UTA computer scientist publishes paper demonstrating highly effective method for detecting packed malware

Tuesday, Nov 20, 2018 • Media Contact : Herb Booth

Jiang Ming, an assistant professor in the Computer Science and Engineering Department at The University of Texas at Arlington, co-authored a paper detailing a new, highly effective way to detect malware that has been installed on Windows-based computers using a common obfuscation technique known as binary packing.

The paper, “Towards Paving the Way for Large-Scale Windows Malware Analysis: Generic Binary Unpacking with Orders-of-Magnitude Performance Boost,” was published in the Proceedings of the 2018 ACM SIGSAC Conference on Computer and Communications Security (CCS’18). Ming and his co-author, Binlin Cheng of Wuhan University and Hubei Normal University, presented their findings at the conference in October. Other collaborators were Jianming Fu and Guojun Peng of Wuhan University, Ting Chen and Xiaosong Zhang of the University of Electronic Science and Technology of China, and Jean-Yves Marion of L’Université de Lorraine, France.

UTA researcher working to stop malware through hardware changes
Jiang Ming

Malware, malicious code that is inserted into a computer’s operating system through executable software files, is a cyber security risk that can cause issues ranging from minor inconvenience to hijacking of complete corporate computer networks and could lead to millions of dollars in lost time and revenue.

Hackers use obfuscation, or means of camouflaging, to ensure that their malware won’t be detected by anti-virus software. The most common obfuscation is binary packing, where code is placed into a “package” which is then hidden inside a number of other “written-then-executed” layers. Once the code starts running on a victim machine, the malware initiates an unpacking process that breaks down the outer layers until the sinister code is unveiled – which may not be at the deepest layer – and begins to work. Eighty percent of malware samples are packed because it is a very efficient, low-cost approach that is easily purchased on the black market.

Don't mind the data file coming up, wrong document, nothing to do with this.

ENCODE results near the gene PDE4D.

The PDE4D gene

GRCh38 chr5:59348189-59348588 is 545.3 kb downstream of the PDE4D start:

Anti-virus software checks against a database of common code that will show the presence of malware, but the big challenge in malware analysis is getting past packed encryption and compression. When security companies collect malware code from the Internet or a victim machine, it’s packed and not the original code, which means it can’t be analyzed to stop the malicious code.

Since malware runtime and executable scan time has a signature, Ming and his team devised a runtime analysis to detect and efficiently identify the point at which the real malicious code is unpacked so the anti-virus software can be deployed against the real code and not code designed to mislead security software.

“There isn’t a perfect unpacking approach, but since much of the malware out there contains known packers, if any code is detected, we can wait for the actual malware to be unpacked, then capture the signature for the payload and add it to our database for use against future packers,” Ming said.

“Our approach can be added to online virus-scanning services and deliver the original malware payload to antivirus providers so they can create more accurate solutions for the future. It’s a simple solution, but the results are impressive.”

In addition to being able to detect the actual malware payload in a jumble of code designed to throw off antivirus software, the new process can be run in less than one second, which is one ~ three orders of magnitude faster than current options. Ming and his team are creating a website where people can upload malware code to be unpacked for free.

This solution to cybersecurity is an example of data-driven discovery, one of four themes of UTA’s Strategic Plan 2020, said Computer Science and Engineering Department Chair Hong Jiang.  

“When dealing with malware, it is very difficult to keep up with people who intend to harm computer systems and software. Dr. Ming’s unpacking solution is an exciting development, not only for its efficiency, but for its speed and how quickly new malware can be identified and added to antivirus software. This could prevent huge financial losses and create greater confidence in security protocols worldwide,” Jiang said.